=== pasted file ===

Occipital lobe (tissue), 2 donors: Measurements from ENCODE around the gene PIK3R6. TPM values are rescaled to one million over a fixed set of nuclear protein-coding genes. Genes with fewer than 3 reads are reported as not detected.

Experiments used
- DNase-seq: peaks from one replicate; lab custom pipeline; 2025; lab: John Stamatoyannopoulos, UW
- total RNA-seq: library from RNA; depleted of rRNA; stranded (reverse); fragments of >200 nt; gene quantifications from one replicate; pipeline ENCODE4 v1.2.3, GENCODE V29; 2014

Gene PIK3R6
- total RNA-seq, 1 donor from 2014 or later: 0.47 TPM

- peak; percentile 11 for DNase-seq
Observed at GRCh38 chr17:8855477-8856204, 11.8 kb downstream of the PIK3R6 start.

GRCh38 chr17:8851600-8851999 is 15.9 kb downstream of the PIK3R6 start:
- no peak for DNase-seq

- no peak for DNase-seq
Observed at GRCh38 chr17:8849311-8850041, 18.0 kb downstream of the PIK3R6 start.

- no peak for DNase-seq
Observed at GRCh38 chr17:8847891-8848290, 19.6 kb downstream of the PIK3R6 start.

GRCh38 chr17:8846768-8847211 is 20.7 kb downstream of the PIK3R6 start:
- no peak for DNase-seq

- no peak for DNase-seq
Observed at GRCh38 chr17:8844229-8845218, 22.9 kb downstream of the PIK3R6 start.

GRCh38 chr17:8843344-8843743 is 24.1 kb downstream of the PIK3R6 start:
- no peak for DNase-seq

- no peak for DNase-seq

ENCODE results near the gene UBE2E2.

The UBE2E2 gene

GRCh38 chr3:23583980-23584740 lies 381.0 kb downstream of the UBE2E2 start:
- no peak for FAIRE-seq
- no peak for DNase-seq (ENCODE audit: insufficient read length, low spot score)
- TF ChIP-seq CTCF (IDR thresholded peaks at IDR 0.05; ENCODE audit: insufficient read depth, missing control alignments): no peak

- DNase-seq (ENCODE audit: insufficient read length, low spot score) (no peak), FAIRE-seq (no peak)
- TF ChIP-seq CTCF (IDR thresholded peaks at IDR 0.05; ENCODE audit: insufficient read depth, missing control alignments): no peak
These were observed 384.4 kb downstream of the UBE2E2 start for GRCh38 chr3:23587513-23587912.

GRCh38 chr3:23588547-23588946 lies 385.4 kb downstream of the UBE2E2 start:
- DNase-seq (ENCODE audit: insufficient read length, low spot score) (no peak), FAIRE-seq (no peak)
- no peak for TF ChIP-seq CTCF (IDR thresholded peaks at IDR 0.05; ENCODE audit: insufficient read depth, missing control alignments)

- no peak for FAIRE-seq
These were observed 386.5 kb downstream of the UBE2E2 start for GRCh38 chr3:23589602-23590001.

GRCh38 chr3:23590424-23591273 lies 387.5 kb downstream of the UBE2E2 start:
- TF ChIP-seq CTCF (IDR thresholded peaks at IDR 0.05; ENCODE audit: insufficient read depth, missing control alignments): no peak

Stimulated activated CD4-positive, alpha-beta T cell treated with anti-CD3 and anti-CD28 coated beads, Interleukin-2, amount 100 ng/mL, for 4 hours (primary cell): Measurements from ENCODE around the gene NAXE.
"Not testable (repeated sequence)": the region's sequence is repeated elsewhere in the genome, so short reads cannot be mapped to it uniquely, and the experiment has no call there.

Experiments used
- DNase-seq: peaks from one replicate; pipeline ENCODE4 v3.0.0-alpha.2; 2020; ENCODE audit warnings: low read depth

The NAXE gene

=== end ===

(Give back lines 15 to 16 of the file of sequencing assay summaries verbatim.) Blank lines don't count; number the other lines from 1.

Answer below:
GRCh38 chr17:8846768-8847211 is 20.7 kb downstream of the PIK3R6 start:
- no peak for DNase-seq